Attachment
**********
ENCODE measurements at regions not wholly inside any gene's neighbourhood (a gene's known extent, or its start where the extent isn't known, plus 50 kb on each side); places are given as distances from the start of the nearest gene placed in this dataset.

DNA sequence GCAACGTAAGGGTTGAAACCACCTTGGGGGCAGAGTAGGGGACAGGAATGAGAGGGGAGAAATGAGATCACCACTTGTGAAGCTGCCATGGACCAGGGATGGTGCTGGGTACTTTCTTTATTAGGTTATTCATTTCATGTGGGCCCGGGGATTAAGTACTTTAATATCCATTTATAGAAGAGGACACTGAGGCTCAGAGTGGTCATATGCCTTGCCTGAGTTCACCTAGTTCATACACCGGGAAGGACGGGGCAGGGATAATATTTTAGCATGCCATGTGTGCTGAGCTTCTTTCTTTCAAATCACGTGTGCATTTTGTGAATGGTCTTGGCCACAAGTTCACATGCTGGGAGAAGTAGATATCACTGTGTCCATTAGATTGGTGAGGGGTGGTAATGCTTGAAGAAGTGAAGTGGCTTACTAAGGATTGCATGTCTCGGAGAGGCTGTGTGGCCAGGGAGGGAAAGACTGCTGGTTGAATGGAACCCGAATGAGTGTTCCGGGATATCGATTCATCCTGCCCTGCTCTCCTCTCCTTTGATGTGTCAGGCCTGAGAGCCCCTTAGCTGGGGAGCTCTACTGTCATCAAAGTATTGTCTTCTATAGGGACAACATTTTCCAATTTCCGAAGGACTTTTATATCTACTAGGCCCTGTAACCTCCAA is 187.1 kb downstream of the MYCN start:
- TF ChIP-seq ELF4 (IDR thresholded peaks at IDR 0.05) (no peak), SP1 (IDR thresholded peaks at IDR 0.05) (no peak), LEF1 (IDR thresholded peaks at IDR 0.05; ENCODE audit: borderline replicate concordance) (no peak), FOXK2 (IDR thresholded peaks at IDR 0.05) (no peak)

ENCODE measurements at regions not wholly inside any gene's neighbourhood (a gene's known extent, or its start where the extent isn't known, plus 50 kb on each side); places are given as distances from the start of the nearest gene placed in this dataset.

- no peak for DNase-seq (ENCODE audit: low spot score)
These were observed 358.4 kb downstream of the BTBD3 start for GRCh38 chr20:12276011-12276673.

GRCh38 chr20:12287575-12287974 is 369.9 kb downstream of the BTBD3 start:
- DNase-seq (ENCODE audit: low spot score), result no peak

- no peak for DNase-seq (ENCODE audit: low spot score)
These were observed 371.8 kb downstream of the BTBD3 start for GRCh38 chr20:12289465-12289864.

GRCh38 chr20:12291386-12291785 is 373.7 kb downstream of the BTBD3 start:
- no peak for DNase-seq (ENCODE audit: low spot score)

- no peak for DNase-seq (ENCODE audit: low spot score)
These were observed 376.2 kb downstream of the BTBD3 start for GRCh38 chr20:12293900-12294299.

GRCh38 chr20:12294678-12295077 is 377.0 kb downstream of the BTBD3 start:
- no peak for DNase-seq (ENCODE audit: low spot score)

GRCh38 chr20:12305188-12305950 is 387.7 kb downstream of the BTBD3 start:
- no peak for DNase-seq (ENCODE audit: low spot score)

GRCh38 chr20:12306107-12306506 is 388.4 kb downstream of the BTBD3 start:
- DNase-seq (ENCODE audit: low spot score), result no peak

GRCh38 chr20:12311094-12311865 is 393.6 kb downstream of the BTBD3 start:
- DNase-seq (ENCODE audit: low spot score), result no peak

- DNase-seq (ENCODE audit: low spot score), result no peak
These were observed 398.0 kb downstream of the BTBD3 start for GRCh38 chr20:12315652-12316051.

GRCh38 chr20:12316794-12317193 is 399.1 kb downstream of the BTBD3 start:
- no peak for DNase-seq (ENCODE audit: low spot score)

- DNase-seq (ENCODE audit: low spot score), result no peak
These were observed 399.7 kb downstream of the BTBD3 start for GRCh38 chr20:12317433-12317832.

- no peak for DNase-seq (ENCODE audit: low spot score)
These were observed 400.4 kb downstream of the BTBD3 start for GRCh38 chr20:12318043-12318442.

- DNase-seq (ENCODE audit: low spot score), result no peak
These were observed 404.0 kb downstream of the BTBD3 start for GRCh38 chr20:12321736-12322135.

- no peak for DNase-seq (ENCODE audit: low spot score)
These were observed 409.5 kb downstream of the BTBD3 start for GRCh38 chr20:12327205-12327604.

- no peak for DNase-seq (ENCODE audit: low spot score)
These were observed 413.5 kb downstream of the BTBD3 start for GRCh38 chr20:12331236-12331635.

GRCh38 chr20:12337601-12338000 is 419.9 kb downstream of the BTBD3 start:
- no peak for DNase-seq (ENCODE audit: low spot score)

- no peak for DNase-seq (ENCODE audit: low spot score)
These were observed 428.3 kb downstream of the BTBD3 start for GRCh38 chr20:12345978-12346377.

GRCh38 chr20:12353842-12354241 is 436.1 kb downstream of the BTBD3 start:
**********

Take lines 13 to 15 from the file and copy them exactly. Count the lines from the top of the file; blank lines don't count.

- no peak for DNase-seq (ENCODE audit: low spot score)
These were observed 376.2 kb downstream of the BTBD3 start for GRCh38 chr20:12293900-12294299.

GRCh38 chr20:12294678-12295077 is 377.0 kb downstream of the BTBD3 start: